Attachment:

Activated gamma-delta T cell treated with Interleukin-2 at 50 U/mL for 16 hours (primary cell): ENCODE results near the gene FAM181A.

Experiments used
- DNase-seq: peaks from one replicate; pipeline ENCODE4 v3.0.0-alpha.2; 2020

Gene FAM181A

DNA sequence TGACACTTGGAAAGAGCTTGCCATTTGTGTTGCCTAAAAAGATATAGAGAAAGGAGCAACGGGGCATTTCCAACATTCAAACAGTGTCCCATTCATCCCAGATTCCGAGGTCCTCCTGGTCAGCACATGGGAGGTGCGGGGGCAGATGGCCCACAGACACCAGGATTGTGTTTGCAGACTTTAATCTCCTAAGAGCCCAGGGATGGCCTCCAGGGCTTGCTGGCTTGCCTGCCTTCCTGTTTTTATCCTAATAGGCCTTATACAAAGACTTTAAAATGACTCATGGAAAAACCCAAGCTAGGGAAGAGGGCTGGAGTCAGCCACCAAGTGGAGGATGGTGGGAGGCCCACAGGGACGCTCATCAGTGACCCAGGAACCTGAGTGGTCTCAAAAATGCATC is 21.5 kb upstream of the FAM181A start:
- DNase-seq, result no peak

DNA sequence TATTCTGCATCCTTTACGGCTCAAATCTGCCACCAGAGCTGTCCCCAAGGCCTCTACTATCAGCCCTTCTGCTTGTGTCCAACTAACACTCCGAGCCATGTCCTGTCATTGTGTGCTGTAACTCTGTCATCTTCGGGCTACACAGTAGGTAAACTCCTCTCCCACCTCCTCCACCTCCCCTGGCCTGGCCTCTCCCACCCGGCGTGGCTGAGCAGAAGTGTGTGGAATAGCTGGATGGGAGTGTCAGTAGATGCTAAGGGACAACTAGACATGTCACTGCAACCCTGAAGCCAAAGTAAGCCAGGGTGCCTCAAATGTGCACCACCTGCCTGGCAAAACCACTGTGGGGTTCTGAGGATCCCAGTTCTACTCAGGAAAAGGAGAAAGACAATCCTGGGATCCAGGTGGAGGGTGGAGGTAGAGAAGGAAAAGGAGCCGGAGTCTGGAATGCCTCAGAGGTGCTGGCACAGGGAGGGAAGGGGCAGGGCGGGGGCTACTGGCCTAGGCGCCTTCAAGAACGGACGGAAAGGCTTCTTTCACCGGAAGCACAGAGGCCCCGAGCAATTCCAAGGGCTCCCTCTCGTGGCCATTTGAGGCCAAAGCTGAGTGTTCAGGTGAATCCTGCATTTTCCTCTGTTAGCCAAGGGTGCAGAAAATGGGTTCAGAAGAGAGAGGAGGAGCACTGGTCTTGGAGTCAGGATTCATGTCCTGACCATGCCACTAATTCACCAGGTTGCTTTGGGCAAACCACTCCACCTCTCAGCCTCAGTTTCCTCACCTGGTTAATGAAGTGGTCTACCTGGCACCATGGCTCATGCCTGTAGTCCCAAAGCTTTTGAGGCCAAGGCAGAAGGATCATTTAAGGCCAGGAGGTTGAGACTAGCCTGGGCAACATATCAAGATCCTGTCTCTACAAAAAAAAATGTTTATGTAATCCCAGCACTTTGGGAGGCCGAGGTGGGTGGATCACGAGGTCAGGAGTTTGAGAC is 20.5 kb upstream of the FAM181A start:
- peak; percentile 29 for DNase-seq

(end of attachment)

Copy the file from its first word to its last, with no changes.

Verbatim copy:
Activated gamma-delta T cell treated with Interleukin-2 at 50 U/mL for 16 hours (primary cell): ENCODE results near the gene FAM181A.

Experiments used
- DNase-seq: peaks from one replicate; pipeline ENCODE4 v3.0.0-alpha.2; 2020

Gene FAM181A

DNA sequence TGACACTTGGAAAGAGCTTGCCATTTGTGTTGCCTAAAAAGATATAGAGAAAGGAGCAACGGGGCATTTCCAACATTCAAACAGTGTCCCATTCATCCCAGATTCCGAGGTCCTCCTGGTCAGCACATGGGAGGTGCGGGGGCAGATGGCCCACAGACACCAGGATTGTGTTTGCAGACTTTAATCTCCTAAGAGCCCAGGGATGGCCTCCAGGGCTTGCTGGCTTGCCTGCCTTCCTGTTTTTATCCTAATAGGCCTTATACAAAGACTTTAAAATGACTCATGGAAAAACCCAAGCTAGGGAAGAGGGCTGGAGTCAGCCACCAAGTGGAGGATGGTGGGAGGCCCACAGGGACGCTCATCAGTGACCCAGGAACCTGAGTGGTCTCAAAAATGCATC is 21.5 kb upstream of the FAM181A start:
- DNase-seq, result no peak

DNA sequence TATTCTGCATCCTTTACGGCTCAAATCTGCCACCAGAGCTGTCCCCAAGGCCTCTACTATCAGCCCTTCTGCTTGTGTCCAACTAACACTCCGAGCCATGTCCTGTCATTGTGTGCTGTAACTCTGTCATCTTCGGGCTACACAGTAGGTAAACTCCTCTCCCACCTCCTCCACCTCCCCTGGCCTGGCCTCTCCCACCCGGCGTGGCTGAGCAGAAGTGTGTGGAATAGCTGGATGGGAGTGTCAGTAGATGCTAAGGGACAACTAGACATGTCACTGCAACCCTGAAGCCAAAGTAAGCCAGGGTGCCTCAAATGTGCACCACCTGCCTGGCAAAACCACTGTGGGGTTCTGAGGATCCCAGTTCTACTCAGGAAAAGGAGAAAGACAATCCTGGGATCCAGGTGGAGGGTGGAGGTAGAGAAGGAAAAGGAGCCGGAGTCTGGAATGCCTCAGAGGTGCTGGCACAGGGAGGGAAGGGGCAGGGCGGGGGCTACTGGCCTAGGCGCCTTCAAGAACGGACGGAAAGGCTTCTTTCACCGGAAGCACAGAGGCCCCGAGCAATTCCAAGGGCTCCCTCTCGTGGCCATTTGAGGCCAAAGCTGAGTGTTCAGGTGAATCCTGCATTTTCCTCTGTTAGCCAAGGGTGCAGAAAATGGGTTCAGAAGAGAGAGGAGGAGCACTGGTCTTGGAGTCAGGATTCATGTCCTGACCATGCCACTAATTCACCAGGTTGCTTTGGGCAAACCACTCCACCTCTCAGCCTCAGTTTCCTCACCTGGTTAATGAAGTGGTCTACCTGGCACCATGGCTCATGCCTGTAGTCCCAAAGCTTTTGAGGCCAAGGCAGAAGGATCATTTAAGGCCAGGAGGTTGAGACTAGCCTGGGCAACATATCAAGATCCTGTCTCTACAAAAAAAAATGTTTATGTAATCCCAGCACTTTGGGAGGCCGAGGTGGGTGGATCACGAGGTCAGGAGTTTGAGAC is 20.5 kb upstream of the FAM181A start:
- peak; percentile 29 for DNase-seq